Obama tries to avoid talking about race, as do his surrogates, staffers and supporters.Say what? Obama's recent remarks that he "doesn't look like all those other presidents on the dollar bills" clearly referred to his race. Even his chief strategist admits that.
And it was hardly the first time he introduced the subject. In June, Mitchell's colleague Lynn Sweet mentioned a pool report from the New York Times's John Broder:
Obama “The choice is clear. Most of all we can choose between hope and fear. It is going to be very difficult for Republicans to run on their stewardship of the economy or their outstanding foreign policy. We know what kind of campaign they’re going to run. They’re going to try to make you afraid. They’re going to try to make you afraid of me. He’s young and inexperienced and he’s got a funny name. And did I mention he’s black?"If Mary Mitchell isn't an Obama supporter, one of the groups she claims tries to avoid talking about race, she does an excellent imitation. She doesn't exactly avoid talking about race. There was her column last month, "Ebony covers the real meaning of 'black cool'" which begins:
Black Cool. Ebony Magazine has defined Black Cool by giving readers a glimpse of "The 25 Coolest Brothers of All Time."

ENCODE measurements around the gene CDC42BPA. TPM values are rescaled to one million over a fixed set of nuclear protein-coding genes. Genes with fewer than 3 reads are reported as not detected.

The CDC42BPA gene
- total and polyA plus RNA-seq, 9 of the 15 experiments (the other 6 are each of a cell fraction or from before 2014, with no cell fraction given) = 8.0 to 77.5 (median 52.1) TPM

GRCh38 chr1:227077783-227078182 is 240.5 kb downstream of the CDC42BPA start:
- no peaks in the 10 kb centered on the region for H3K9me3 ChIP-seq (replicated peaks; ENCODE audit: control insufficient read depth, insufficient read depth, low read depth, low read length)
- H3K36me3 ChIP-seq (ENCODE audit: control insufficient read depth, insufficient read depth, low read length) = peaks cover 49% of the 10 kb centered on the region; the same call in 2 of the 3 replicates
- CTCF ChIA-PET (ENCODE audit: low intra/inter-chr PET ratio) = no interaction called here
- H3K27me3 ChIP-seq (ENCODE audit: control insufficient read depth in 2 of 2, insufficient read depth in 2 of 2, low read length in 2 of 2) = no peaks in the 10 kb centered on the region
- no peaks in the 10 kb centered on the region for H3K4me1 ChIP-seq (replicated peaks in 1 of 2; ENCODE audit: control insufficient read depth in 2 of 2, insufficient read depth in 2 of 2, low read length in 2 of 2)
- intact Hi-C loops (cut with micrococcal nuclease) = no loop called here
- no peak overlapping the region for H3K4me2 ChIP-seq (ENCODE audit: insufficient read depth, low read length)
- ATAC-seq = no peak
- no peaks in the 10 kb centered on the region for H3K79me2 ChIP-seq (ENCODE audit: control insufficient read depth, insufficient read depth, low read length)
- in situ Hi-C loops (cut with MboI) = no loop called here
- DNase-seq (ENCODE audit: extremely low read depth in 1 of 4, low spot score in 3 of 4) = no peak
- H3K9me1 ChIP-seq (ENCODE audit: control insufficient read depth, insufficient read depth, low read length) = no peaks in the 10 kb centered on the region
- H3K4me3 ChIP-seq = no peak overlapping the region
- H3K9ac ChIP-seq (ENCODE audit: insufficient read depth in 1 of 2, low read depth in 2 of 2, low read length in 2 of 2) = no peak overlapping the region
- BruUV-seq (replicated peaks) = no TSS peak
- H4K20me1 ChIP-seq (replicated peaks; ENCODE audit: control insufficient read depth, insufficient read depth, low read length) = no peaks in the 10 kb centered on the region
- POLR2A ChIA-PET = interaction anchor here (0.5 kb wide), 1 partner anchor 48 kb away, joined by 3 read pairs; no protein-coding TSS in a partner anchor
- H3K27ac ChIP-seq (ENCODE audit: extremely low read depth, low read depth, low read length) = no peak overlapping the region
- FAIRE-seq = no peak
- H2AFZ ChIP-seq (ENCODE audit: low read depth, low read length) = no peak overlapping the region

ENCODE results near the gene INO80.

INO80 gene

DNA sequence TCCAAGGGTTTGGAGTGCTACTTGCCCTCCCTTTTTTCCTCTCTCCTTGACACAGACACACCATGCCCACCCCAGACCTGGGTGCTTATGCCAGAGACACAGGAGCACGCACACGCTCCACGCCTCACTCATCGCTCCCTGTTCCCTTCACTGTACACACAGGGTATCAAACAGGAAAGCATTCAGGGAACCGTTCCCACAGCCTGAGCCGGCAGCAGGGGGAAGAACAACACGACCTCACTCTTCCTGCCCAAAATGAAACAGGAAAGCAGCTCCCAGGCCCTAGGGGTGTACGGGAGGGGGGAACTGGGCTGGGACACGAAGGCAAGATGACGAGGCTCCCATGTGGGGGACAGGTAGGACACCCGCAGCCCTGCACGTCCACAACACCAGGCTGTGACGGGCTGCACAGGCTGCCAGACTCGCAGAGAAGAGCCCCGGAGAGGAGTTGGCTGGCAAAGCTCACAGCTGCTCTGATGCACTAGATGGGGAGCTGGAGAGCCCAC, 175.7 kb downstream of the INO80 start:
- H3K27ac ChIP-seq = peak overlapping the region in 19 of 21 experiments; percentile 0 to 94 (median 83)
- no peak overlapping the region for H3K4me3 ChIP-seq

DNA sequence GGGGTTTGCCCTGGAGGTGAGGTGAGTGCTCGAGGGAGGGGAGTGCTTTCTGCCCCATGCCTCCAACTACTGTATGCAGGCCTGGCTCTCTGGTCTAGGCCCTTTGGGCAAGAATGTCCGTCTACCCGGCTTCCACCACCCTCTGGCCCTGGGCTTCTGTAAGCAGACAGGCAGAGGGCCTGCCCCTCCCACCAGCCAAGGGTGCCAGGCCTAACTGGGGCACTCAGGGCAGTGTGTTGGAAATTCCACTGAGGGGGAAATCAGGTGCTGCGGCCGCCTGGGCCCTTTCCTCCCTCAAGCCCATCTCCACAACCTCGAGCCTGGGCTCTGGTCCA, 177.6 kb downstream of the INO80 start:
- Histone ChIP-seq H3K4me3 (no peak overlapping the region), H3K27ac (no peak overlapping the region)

There's Sen. Barack Obama, of course.Of course. Mitchell suggests the desperation of Obamatons in today's piece with choice material like:
Indeed, it says a lot that McCain, who dumped his first wife to marry a wealthy heiress, is perceived to possess more of the values that resonate with voters than Obama does, according to some polls.And a few paragraphs later:
Voters there said Cindy McCain -- a former drug addict and thief -- better fits their idea of a first lady than Michelle Obama, someone who has not had a hint of scandal attached to her name.But of course the column is really about race and how it has managed to slither into the presidential campaign. Even though Obama and his minions do their darndest to avoid talking about it.